Agnieszka Traczewska: Bracha - Blessing. Back to Polish Shtetls. ACT Jewish Community Centre Gallery | Closing date uncertain, but expected to continue throughout 2021. Open Monday to Thursday, 10am-3pm, except on Jewish holy days.
A fine photographic insight into pilgrimages by ultra-Orthodox Jews is on display at the ACT Jewish Community Centre gallery. Outstanding artistic black-and-white prints provided by the Polish Embassy provide this excellent exhibition of Chasidim (a sect of Orthodox Jews) returning to destroyed shtetls (small Jewish towns or villages) in Poland. The exhibition prints are of a very high quality. What's more the quality of the photojournalism is great.
Bracha - Blessing. Back to Polish Shtetls was first shown publicly at the United Nations headquarters in New York in January 2019. Writing in New York's The Jewish Week at the time, Jonathon Mark quoted the then Polish Consul-General as saying, "This is how my town must have looked [around] 1932, my grandmother's reality." Poland's then UN ambassador told the guests at the opening that there is no Polish culture without Jewish culture. She suggested the photos showed that the traces of the Old World had not completely disappeared, and that Jewish heritage was well and alive in Poland. She did not mention that a community of millions was down to 10,000.
Since then, the exhibition has been displayed only in Dusseldorf and Tel Aviv. Now we are privileged to have it in Canberra for an extended period.
There are no actual permanent Chasidim communities still living in Poland: the Chasidim were nearly completely wiped out in the Holocaust. Pilgrims travel there from all around the world to visit the ancient graveyards of deceased rabbis lucky enough to have graves, tombs and synagogues.
The photographs were taken by a non-Jewish Polish woman, Agnieszka Traczewska, who gained the confidence of some of the pilgrims, enabling her to capture the piety of their activities whilst visiting their ancestral religious sites. As the Chasidic women in particular don't like being exposed, the fact that there are some portraits of women in the exhibition is unusual.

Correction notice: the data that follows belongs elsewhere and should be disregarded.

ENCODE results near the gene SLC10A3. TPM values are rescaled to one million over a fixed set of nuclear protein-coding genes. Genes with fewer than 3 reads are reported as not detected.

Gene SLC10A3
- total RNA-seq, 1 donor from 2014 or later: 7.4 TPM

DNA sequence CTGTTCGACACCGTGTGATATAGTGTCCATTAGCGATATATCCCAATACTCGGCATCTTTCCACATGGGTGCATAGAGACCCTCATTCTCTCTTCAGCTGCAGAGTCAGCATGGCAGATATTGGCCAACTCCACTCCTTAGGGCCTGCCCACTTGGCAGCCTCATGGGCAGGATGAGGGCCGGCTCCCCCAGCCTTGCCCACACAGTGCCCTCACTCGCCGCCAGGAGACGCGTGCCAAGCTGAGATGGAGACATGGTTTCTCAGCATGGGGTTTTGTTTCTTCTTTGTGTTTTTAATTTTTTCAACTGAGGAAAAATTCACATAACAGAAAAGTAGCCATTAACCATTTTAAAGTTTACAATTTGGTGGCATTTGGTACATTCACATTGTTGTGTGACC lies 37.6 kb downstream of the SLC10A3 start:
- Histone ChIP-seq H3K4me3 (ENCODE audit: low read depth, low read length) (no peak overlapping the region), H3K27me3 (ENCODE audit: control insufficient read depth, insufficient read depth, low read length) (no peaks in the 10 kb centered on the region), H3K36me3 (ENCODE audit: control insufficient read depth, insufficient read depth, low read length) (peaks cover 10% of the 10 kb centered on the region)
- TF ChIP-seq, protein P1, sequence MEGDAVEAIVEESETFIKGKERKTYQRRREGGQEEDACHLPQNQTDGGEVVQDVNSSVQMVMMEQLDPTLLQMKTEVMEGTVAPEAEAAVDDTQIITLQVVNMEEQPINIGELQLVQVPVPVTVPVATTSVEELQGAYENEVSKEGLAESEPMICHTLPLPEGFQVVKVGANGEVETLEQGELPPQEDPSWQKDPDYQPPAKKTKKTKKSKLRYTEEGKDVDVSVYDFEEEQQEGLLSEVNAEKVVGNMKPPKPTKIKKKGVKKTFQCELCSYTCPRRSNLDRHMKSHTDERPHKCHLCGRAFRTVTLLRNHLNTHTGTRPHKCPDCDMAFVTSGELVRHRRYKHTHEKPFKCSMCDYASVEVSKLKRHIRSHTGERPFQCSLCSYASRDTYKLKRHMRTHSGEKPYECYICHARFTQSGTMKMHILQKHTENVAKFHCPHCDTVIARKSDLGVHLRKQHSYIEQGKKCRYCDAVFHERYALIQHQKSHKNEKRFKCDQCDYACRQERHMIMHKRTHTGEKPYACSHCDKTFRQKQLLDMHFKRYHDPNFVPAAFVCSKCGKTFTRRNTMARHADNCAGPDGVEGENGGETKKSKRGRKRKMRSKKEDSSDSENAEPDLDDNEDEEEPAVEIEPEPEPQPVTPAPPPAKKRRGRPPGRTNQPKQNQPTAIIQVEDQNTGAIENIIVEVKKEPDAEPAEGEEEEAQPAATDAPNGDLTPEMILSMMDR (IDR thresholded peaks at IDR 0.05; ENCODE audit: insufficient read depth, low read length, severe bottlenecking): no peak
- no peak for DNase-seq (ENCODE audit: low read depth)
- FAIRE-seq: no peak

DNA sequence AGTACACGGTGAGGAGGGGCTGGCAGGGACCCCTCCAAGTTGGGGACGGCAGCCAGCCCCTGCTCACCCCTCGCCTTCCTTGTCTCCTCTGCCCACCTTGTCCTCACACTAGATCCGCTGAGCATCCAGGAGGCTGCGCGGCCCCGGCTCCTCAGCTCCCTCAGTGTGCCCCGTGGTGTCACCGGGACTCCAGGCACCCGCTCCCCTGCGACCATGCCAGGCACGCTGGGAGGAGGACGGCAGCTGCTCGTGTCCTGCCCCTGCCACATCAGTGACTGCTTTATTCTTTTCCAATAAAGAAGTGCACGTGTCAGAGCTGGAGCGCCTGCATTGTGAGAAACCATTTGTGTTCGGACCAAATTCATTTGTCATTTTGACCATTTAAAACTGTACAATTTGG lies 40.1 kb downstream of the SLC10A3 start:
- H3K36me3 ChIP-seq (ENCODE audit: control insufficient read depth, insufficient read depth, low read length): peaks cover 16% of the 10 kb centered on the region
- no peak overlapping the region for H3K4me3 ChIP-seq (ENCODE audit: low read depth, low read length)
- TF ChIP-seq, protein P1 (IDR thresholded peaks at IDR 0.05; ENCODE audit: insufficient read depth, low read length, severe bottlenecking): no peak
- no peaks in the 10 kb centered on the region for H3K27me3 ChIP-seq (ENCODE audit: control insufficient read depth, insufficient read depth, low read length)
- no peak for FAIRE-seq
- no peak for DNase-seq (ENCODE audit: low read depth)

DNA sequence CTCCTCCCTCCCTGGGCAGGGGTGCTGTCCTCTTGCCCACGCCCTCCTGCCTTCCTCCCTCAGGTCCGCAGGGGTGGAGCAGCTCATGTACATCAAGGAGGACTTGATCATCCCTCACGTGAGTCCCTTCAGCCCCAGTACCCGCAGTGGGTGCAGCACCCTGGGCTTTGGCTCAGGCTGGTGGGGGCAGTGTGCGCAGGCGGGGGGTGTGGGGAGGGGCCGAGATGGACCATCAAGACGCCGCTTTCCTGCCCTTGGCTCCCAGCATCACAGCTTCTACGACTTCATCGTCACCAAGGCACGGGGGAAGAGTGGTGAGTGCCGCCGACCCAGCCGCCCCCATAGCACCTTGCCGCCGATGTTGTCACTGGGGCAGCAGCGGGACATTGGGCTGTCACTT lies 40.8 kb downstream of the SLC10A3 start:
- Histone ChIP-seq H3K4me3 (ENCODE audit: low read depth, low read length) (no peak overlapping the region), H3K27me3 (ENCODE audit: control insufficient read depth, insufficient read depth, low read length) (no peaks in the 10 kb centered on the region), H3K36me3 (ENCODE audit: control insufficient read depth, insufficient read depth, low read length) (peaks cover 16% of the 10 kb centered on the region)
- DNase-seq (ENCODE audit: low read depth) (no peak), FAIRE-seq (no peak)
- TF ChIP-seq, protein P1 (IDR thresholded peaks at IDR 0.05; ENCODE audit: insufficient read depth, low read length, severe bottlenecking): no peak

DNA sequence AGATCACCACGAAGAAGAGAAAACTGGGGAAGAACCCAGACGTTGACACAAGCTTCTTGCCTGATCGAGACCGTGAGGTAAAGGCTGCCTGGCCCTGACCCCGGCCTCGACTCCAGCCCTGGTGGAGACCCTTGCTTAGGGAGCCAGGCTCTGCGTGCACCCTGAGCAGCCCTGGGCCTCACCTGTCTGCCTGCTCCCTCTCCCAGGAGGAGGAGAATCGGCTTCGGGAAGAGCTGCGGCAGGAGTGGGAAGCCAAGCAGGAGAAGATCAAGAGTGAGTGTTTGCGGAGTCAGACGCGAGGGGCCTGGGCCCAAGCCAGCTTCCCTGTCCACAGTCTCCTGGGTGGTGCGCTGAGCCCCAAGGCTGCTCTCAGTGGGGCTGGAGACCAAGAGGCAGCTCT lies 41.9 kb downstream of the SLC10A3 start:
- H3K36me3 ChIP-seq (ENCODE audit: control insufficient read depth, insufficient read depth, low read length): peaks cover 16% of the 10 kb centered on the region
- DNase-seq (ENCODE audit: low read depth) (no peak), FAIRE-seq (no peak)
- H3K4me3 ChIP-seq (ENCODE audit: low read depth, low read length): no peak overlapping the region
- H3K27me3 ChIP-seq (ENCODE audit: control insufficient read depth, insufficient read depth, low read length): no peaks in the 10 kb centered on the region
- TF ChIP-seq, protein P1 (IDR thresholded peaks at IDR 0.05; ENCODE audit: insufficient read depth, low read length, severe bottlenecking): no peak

On her website, Traczewska reveals that on her very first journey to Leajsk, Poland, for Rabbi Elimelech's anniversary of death, she had no idea that photography of Chasidim would become her lifelong passion.
All she knew was that there were men there that are part of her country's story, part of her history, and so she had to see, learn, capture and connect.
This exhibition is a testimony to the author's passion and long-term commitment to documenting the descendants of Chasidim visiting the remains of their enduring heritage.
Unlike Traczewska, most of us, even many Jewish people, will never meet any Chasidim and are unlikely to know much about them. That makes this exhibition all the more interesting. The top-class social documentary imagery is very moving and provides us with a little knowledge.
In one particularly powerful image, we see Chasidim withstand a downpour during a visit to a Jewish cemetery.
Another looks down on Chasidim davening (reciting the prescribed ritual prayer).
Others depict ceremonies - such as welcoming a spectacular new Torah and acknowledging anniversaries of deaths.
There are numerous scenes of people in synagogues and graveyards, and some very fine portraits of individuals.
It is the first exhibition held at the ACT Jewish Community since it opened its new multi-million-dollar wing and will be on show for the remainder of the year.